Where to Salvage Electronic Parts

A reader recently asked me where he should stock up on miscellaneous electronic parts, and asked about buying grab-bags from various surplus stores. What follows is spurred by my reply to him.

I have so much stuff that I’ve taken apart and that’s waiting to be taken apart that I hardly ever buy components, at least not common components for breadboarding and prototyping. I’ve never been that interested in buying grab-bags, because I can do just as well taking stuff apart for free.

Is it really economical to salvage parts for “free” that you can buy for pennies? It depends on your perspective, but for me there are two main factors:

  • Having a wider assortment of parts on hand, ready to grab when I’m in the middle of a project, than I would choose to order and stock up from a catalog
  • A sense of responsibility to save perfectly reusable components from going into the landfill


So with the goal of getting through-hole parts that are easy to experiment with on a breadboard, let’s look at a few common items and what you can salvage from them. All of this is stuff you should be able to get for free by letting friends and coworkers know that you’re willing to haul it away for them. Everything here is completely salvageable even after it’s broken, so there’s no point in shopping even garage sales when you get can dead ones for nothing.

Other places will tell you how to salvage cassette players for motors, but I’ll leave that for the BEAM electronics guys. I’m talking about stocking up on the basics that you’ll use in every circuit you breadboard, particularly resistors, capacitors, and diodes.

Of course you can salvage anything you get your hands on — digital clocks, cordless telephones, car stereos — but this is what you specifically want to look for to stock your parts bin.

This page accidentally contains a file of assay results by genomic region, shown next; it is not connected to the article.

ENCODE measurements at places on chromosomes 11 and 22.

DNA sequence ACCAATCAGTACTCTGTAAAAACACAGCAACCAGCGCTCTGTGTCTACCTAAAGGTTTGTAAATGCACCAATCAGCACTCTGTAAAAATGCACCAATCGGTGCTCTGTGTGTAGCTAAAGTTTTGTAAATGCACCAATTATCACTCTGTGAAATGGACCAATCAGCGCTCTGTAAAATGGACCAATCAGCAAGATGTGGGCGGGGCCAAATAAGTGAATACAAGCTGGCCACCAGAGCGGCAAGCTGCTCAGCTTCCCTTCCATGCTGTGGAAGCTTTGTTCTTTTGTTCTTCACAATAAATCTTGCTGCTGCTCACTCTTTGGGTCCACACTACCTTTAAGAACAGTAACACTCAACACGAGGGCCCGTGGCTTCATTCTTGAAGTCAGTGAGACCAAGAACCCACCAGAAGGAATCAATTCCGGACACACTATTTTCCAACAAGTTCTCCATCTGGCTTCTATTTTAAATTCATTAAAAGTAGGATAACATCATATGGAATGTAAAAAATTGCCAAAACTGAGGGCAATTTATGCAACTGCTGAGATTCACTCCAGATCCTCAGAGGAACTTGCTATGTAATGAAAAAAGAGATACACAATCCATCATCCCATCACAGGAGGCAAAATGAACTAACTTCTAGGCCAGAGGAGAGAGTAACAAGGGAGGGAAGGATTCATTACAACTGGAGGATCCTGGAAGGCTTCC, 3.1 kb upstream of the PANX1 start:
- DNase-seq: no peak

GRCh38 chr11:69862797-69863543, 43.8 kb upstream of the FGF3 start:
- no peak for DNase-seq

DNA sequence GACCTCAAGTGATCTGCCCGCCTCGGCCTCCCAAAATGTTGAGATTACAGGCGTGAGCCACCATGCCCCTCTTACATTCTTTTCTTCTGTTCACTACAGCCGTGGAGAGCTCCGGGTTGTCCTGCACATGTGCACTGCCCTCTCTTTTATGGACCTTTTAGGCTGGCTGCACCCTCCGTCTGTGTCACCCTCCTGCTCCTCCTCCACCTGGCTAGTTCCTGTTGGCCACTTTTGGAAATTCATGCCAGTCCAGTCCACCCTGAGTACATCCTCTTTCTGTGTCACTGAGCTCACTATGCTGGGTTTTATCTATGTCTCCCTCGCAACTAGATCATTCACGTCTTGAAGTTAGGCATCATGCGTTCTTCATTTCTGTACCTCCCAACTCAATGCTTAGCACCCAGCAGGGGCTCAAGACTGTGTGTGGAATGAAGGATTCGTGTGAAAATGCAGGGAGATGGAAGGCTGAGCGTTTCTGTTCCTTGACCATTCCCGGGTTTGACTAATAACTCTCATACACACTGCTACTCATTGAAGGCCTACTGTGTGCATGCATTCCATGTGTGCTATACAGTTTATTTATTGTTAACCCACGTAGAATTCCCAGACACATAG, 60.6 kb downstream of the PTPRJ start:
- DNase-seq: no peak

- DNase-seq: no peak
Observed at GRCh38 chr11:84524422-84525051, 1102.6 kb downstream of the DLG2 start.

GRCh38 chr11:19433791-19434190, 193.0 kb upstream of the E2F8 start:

Whatever you salvage, please set out the metal frames and plastic cases for recycling, if your community has facilities available.

Good Stuff for Salvage

My best suggestion, based on how easy they are to come by, is dead CRT computer monitors. They have mostly through-hole components, including a lot of resistors and small-signal diodes, a fair number of capacitors, a few pots and pushbutton switches, and a handful of TO-92 transistors that you can use for basic switching if you have a transistor checker to identify the pins.

CRT monitor main board

Be sure to discharge the anode cap to the frame at least twice with a couple of big screwdrivers before disconnecting it. Also short large capacitors in the power supply — whatever broke in the monitor may have left no path for the caps to drain.

Dot-matrix impact printers have lots of resistors, maybe a couple of stepper driver chips if you’re lucky, and most likely a bunch of high-power (5A) FETs that ran the printhead, maybe with TTL-compatible FET driver chips. Also one or two large electrolytic capacitors in the power supply, if you’re into that kind of thing.

The printhead carriage rods and slides are great for DIY CNC drill/mill machines . . .

Dead PC power supplies have a couple of good bridge rectifiers, some other rectifier diodes, a few medium-sized electrolytic capacitors, and a bunch of one-foot pieces of really nice 18-gauge stranded wire in a miscellany of colors.

PC power supply

They also have power transistors that you won’t be able to find datasheets for (but they have great heat sinks for TO-220 packages) and toroids that you won’t let yourself throw away but will never actually use.

Live PC power supplies, particularly AT and older, make great bench power supplies, as has been noted many other places. Ignore the bit about soldering in a resistor as a dummy load and just strap an old hard drive on top (plugged in, of course).

If you can find external modems the size of a hardback book and kind of boxy, you’ll get a bunch of resistors and capacitors, a handful of indicator LEDs, and a couple of RS-232 line driver/receiver pairs.